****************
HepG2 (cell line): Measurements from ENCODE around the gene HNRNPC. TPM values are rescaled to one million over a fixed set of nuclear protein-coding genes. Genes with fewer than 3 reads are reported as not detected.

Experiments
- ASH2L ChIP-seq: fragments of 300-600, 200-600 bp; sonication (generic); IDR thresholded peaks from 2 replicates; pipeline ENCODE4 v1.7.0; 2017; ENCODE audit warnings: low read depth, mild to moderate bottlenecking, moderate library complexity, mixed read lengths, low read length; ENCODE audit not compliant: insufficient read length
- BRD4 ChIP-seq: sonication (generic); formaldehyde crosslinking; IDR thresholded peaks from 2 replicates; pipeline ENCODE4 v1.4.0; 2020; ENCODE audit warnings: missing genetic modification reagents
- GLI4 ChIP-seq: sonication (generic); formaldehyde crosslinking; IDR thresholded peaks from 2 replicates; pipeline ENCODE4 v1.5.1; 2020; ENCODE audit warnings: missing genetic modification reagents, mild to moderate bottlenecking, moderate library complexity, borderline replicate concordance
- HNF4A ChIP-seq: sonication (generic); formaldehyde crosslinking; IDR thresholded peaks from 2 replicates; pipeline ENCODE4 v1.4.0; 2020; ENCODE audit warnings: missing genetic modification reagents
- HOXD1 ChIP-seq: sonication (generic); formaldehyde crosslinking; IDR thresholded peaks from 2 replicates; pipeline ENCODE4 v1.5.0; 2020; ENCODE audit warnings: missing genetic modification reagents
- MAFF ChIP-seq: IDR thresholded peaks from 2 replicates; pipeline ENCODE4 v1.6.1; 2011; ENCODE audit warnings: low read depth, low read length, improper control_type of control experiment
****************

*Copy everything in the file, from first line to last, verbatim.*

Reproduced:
HepG2 (cell line): Measurements from ENCODE around the gene HNRNPC. TPM values are rescaled to one million over a fixed set of nuclear protein-coding genes. Genes with fewer than 3 reads are reported as not detected.

Experiments
- ASH2L ChIP-seq: fragments of 300-600, 200-600 bp; sonication (generic); IDR thresholded peaks from 2 replicates; pipeline ENCODE4 v1.7.0; 2017; ENCODE audit warnings: low read depth, mild to moderate bottlenecking, moderate library complexity, mixed read lengths, low read length; ENCODE audit not compliant: insufficient read length
- BRD4 ChIP-seq: sonication (generic); formaldehyde crosslinking; IDR thresholded peaks from 2 replicates; pipeline ENCODE4 v1.4.0; 2020; ENCODE audit warnings: missing genetic modification reagents
- GLI4 ChIP-seq: sonication (generic); formaldehyde crosslinking; IDR thresholded peaks from 2 replicates; pipeline ENCODE4 v1.5.1; 2020; ENCODE audit warnings: missing genetic modification reagents, mild to moderate bottlenecking, moderate library complexity, borderline replicate concordance
- HNF4A ChIP-seq: sonication (generic); formaldehyde crosslinking; IDR thresholded peaks from 2 replicates; pipeline ENCODE4 v1.4.0; 2020; ENCODE audit warnings: missing genetic modification reagents
- HOXD1 ChIP-seq: sonication (generic); formaldehyde crosslinking; IDR thresholded peaks from 2 replicates; pipeline ENCODE4 v1.5.0; 2020; ENCODE audit warnings: missing genetic modification reagents
- MAFF ChIP-seq: IDR thresholded peaks from 2 replicates; pipeline ENCODE4 v1.6.1; 2011; ENCODE audit warnings: low read depth, low read length, improper control_type of control experiment